View Our Catalog

Join Our E-Mail List

What's New

Sign Language Studies

American Annals of the Deaf

Press Home

A New Civil Right: Telecommunications Equality for Deaf and Hard of Hearing Americans

Previous Page

Next Page


Commission on Education for the Deaf

The Commission on Education of the Deaf (COED) was created by the Education of the Deaf Act of 1986 to assess the quality of and propose solutions for deaf education in the United States. Under the chairmanship of Dr. Frank Bowe, the commission met for well over a year, and on March 18, 1988, released its final report, Toward Equality: Education of the Deaf.77 The document had a number of things to say about closed captioning.

COED identified television as “the most persuasive and influential means of sharing information in America,” and captioned television as the “most significant technological development for persons who are deaf.” But the commission took issue with the way that captioning was funded. Specifically, COED concluded that reliance on the federal government was keeping captioning rates artificially inflated, stifling competition, and preventing this service from becoming privately funded and self-sustaining. Even use of the Department of Education’s money to finance a third generation decoder was perceived to have possibly hurt the long-term viability of captioning.

Toward Equality contained two proposals aimed at securing the future of captioning. First, the report included a recommendation for legislation that would mandate all new TV sets to be capable of decoding and displaying closed captions.78 The theory behind this proposal was that if all television viewers were able to access captions, the larger audiences would make it easier for networks to sell advertising time. The additional revenues that were collected would then help to cover the costs of the networks’ captioning investments. COED based this conclusion in part on NCI’s assertions that the future of closed captioning was “inextricably tied” to the number of households that received those captions; the captioning agency predicted that captions needed to reach 500,000 to 1,000,000 homes by 1990 to truly become self-sustaining.79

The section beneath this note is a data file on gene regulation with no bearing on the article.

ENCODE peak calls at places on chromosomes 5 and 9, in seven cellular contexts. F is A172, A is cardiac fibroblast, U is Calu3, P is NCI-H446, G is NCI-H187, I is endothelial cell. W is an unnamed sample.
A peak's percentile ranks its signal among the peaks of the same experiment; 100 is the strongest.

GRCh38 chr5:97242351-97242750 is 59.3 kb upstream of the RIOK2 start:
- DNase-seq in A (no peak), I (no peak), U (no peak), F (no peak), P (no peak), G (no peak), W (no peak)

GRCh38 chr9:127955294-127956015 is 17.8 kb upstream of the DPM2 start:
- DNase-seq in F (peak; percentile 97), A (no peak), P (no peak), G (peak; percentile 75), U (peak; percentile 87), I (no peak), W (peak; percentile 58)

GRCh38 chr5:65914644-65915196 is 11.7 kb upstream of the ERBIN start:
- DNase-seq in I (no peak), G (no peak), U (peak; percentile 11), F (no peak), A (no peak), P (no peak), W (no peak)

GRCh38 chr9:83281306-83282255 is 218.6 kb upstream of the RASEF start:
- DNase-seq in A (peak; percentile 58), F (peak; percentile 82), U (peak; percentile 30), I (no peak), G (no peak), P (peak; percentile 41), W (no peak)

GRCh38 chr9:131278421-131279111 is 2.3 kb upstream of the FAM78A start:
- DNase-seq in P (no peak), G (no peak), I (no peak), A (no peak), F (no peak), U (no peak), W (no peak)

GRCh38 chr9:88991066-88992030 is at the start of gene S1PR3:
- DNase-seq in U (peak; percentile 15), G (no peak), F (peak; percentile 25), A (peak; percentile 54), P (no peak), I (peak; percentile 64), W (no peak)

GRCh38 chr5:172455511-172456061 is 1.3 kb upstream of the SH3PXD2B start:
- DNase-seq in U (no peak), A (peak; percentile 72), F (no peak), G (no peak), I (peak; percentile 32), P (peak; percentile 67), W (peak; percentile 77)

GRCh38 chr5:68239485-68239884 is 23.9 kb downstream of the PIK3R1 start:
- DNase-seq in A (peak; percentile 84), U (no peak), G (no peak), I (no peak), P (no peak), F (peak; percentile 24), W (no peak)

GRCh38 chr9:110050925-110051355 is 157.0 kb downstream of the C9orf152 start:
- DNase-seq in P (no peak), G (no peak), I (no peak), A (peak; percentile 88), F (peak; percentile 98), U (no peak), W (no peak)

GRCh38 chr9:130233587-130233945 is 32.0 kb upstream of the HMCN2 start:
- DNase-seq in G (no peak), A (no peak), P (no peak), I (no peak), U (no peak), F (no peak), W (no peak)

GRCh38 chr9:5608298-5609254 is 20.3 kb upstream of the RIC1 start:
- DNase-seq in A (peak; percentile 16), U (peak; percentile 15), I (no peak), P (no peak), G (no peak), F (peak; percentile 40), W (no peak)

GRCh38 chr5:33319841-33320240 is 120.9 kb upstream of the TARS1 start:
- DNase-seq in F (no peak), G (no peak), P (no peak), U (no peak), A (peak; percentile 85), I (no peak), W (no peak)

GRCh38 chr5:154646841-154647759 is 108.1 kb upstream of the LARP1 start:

Second, the commission recommended the enactment of federal legislation that would require television programmers to caption their shows.80 Despite the considerable growth in captioned programming since 1980, as of 1988, less than one-third of all programming shown on the three major broadcast networks contained captions. Few daytime and late evening programs were captioned, and although more than 38,000,000 American homes subscribed to cable television, captions scarcely appeared on any basic cable programming.[*] Many deaf and hard of hearing consumers shared COED’s concerns. The voluntary efforts by the television industry had been fine for the 1980s. But it was very clear that advocates were ready to see captions taken to the next level as the decade drew to a close.


* Premium cable channels, such as HBO and Showtime, were significantly better, captioning many of their movies.
Previous Page

Next Page